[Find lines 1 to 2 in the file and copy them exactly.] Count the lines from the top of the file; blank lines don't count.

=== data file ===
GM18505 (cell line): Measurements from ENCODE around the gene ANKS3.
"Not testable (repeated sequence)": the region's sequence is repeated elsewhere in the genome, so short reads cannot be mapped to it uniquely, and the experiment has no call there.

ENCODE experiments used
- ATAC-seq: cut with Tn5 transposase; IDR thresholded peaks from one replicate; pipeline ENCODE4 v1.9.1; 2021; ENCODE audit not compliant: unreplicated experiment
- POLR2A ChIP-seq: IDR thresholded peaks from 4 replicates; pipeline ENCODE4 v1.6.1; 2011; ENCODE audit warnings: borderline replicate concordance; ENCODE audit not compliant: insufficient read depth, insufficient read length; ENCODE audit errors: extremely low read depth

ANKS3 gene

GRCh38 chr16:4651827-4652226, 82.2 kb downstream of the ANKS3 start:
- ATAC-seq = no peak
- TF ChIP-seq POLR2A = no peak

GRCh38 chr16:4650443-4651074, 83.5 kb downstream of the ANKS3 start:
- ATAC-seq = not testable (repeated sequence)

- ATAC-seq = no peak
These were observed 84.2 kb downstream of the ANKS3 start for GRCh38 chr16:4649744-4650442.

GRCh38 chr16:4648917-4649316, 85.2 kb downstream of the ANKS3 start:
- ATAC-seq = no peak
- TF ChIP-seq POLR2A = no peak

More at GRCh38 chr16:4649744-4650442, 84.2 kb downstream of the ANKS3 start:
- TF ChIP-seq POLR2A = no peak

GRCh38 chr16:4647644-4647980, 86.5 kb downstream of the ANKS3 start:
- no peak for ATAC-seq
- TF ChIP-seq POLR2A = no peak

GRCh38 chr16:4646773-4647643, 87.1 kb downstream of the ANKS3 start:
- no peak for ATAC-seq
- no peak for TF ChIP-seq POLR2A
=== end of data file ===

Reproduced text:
GM18505 (cell line): Measurements from ENCODE around the gene ANKS3.
"Not testable (repeated sequence)": the region's sequence is repeated elsewhere in the genome, so short reads cannot be mapped to it uniquely, and the experiment has no call there.